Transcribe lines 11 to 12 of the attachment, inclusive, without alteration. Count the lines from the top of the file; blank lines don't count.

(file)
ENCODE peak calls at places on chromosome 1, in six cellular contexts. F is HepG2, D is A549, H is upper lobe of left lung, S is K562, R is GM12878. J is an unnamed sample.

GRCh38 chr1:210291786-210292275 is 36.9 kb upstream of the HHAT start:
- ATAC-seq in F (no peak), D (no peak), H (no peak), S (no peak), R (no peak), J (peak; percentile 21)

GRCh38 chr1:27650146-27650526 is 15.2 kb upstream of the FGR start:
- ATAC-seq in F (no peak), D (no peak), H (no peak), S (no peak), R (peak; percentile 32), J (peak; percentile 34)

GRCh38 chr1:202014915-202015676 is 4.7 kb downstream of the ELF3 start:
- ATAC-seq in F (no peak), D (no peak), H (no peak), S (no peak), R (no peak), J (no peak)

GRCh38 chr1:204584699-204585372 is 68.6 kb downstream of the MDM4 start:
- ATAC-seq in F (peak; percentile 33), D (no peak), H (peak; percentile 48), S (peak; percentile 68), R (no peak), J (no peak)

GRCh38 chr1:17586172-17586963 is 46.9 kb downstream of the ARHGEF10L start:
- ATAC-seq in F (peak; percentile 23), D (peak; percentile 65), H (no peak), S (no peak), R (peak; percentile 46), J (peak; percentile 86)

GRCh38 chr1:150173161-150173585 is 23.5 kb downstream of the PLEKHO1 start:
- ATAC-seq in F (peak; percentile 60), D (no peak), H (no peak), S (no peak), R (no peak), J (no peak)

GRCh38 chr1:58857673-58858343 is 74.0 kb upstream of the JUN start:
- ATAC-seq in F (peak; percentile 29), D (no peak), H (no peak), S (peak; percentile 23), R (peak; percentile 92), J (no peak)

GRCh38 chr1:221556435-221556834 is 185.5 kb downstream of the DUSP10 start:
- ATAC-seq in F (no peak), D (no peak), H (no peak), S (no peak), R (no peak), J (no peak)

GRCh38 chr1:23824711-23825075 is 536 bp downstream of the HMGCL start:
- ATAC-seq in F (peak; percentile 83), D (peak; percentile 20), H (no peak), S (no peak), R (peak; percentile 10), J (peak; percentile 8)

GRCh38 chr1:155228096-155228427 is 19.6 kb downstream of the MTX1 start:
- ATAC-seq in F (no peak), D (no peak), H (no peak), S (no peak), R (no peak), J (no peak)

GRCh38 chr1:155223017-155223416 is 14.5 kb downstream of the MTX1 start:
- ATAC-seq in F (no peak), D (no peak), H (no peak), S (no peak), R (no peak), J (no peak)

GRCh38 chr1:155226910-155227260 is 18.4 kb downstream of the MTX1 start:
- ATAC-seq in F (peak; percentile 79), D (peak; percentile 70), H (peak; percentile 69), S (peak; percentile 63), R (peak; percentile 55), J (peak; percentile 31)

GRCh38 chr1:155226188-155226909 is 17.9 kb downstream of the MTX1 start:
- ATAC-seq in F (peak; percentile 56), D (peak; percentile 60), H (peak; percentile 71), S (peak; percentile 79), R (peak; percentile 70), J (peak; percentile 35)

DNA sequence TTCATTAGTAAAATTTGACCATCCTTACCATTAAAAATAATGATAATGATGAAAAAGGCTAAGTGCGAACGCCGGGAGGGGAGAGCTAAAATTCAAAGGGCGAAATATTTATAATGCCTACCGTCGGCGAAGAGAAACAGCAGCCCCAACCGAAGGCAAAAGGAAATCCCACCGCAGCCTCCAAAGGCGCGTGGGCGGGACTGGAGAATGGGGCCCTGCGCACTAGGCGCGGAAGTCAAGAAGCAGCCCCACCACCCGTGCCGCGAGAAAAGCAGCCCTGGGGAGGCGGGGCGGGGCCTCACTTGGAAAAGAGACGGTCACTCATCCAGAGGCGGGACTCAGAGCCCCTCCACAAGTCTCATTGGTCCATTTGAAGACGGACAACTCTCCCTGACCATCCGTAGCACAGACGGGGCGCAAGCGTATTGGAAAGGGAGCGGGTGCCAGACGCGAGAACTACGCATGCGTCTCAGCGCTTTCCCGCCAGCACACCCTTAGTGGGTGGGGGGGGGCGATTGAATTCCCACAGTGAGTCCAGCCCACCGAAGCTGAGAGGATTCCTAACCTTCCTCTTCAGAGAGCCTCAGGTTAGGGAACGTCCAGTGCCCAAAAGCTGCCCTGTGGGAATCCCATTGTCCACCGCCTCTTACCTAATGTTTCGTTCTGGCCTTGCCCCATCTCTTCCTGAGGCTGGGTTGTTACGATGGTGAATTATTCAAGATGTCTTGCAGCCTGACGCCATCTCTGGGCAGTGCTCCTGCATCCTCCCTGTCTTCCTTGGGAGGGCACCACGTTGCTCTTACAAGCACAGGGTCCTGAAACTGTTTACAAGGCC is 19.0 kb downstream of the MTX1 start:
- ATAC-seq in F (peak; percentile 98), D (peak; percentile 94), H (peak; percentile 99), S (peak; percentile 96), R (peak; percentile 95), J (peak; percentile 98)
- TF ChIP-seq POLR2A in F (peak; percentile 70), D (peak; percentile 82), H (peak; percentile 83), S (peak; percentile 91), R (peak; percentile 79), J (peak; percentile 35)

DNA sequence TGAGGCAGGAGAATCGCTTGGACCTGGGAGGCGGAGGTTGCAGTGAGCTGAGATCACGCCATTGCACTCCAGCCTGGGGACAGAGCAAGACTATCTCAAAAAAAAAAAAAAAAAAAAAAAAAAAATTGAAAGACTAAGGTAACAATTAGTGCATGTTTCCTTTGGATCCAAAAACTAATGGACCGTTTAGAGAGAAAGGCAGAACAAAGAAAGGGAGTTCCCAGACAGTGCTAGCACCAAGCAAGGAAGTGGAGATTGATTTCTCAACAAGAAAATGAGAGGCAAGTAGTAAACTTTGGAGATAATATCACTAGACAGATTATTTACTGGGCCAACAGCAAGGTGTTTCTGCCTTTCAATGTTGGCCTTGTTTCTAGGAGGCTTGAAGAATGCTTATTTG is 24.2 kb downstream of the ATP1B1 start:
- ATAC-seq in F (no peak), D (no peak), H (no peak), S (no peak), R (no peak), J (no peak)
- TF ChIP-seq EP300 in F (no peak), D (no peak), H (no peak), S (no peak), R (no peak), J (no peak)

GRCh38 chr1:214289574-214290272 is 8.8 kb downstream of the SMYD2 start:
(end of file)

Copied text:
- ATAC-seq in F (peak; percentile 23), D (peak; percentile 65), H (no peak), S (no peak), R (peak; percentile 46), J (peak; percentile 86)

GRCh38 chr1:150173161-150173585 is 23.5 kb downstream of the PLEKHO1 start: